A Happy Story About Housing

My colleague Andrea Riquier writes at MarketWatch about housing and the housing companies and organizations like Fannie Mae and Freddie Mac.  Fannie and Freddie, the government sponsored entities or GSEs, now have a cult following that follows us both around on Twitter anytime we mention them.  That’s because the two organizations were, after the financial crisis, put under a conservatorship led by the FHFA and then subjected to a US Treasury profit sweep that is not too popular with the remaining minority shareholders of both.

In fact, the shareholders of both have sued many parties involved, including the federal government and the auditors of both, Deloitte and PwC, respectively, over what they say was a master plot to take their rightful property.  In both cases against the auditors the plaintiffs say that the audit firms plotted with the government to falsify the accounting at both entities to make them look financially weaker and therefore subject to takeover.

For more on that controversy you can read Andrea’s story here, and one by her predecessor Ruth Mantell, who is now at The Pew Trusts, here.

PwC settled its Freddie Mac shareholders suit, not long after settling its exposure to the Taylor Bean & Whitaker bankruptcy I write about here, also with a sealed agreement.  That knocks a fourth trial exposure out but still leaves two more for early next year – Colonial Bank and MF Global. The case against Deloitte is still pending.

(It’s not the first time the auditors have been sued by the GSE shareholders. Find a summary of my writing on the subject here.)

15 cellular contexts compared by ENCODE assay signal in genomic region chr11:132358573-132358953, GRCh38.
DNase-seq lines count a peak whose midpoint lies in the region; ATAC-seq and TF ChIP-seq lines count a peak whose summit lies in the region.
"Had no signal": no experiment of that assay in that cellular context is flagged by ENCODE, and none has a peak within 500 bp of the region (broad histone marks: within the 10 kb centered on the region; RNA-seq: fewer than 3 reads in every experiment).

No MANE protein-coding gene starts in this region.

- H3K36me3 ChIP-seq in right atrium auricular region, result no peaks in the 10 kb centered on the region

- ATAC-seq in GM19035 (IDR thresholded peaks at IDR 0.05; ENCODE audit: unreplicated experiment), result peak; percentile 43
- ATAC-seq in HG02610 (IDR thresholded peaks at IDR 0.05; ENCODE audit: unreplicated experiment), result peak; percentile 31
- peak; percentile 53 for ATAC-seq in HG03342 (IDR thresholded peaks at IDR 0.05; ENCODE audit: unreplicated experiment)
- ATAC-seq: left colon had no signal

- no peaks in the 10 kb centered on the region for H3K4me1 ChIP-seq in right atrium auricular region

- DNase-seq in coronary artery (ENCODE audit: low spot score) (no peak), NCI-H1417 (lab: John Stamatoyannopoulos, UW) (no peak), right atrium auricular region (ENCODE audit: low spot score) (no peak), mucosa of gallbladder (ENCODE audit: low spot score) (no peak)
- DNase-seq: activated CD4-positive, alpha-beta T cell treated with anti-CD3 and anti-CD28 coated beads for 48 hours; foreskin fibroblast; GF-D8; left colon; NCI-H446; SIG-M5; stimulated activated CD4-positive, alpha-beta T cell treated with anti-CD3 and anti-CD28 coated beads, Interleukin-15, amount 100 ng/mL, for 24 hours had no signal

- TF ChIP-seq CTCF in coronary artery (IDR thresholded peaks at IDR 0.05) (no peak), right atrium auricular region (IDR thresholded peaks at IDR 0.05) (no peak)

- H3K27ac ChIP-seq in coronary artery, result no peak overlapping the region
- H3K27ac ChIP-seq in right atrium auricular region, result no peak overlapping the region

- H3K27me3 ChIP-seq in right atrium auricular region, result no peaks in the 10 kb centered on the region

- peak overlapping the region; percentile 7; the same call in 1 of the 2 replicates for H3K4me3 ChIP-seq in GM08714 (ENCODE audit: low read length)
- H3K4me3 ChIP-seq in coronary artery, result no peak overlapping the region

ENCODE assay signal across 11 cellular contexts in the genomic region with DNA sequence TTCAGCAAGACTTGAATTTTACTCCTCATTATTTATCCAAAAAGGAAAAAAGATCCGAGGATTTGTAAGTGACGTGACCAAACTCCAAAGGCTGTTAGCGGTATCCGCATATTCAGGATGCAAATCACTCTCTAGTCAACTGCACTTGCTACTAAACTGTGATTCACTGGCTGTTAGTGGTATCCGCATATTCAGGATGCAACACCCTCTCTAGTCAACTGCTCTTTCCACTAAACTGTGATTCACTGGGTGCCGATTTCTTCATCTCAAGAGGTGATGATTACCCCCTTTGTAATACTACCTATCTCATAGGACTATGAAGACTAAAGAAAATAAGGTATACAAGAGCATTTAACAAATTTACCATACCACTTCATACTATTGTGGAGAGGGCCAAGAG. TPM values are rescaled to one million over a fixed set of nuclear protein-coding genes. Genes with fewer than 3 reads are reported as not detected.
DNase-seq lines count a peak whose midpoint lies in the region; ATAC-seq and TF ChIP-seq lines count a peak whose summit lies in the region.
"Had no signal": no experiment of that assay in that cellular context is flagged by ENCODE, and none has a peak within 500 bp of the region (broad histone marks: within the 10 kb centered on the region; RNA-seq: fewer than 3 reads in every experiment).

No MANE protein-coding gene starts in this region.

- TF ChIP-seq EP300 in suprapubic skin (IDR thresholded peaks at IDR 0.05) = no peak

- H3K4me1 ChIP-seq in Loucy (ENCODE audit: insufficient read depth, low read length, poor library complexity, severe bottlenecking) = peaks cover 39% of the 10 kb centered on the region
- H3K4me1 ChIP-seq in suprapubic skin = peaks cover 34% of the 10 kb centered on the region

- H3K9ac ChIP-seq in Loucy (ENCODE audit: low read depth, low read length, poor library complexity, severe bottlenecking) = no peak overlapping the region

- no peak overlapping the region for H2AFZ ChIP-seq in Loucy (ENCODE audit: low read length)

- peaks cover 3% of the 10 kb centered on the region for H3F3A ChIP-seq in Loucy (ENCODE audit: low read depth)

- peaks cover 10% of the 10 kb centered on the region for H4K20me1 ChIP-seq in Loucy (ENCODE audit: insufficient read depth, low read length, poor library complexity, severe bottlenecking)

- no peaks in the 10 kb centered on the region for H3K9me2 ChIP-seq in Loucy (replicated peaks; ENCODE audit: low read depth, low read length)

Andrea took a field trip to Indiana earlier this year on a tip about a group that helps people struggling to get their act together and prepare for home ownership.  It’s a nice thing to see, given all the ongoing struggles many still have with jobs, finances and the challenges of this economy, especially in the heartland.

Andrea is a career changer like me, although not as recently.  Before coming to MarketWatch she was the economy and central banks reporter for Investor’s Business Daily, a beat which included housing, jobs, manufacturing, consumer spending, the Fed, the Bank of Japan, and how the ECB handles challenges for the future of the Eurozone. Before that she covered distressed and high-yield municipal debt, as well as more general public finance issues for Debtwire. She broke lots of news about public pensions, especially about CalPERS. She had a career in not-for-profit before deciding to take on some debt to attend the Columbia Journalism School, where she received a Master’s degree. Her undergraduate degree is from Boston University, where she studied film.

Andrea’s story is called, “Life Happens”:

[Dawn Newerth’s] car died five months after she’d knocked on the door of the Indianapolis Neighborhood Housing Partnership. Seeking the group’s help buying a home, she learned how to set up a budget and clean up her credit along the way.

INHP — and organizations like it across the country — are invaluable to people like Newerth, guiding them into starter homes in unsexy neighborhoods and housing markets many miles and dollars from high-profile locales like New York and San Francisco.

They help thousands build long-term wealth and become anchors in their communities not just by getting them into houses — but by helping them pick the right ones and then keep them.

INHP prepares clients for a roof that leaks a month after closing, unexpected medical bills and cars that start smoking just before the mortgage comes through. It does this with a simple motto its counselors say matters more than choosing a loan or real-estate agent: “Life happens.”

At a time when so much seems broken — from the housing finance system to the safety nets that were supposed to help people — organizations like INHP can seem like the makers of small miracles, helping ordinary people participate in the American dream.

Its program can be a slog. Finishing can take years. INHP’s clients usually have challenges: too much debt, dented credit scores, low salaries.

And they’re often what INHP calls “problem avoiders,” people who let financial issues pile up unaddressed.

Not Newerth.

“I’m not too prudish to ride the bus,” she said in May. “If that’s what it takes, I will do it.”

Enjoy Andrea’s story.  It’s a little bit of happiness for the holidays.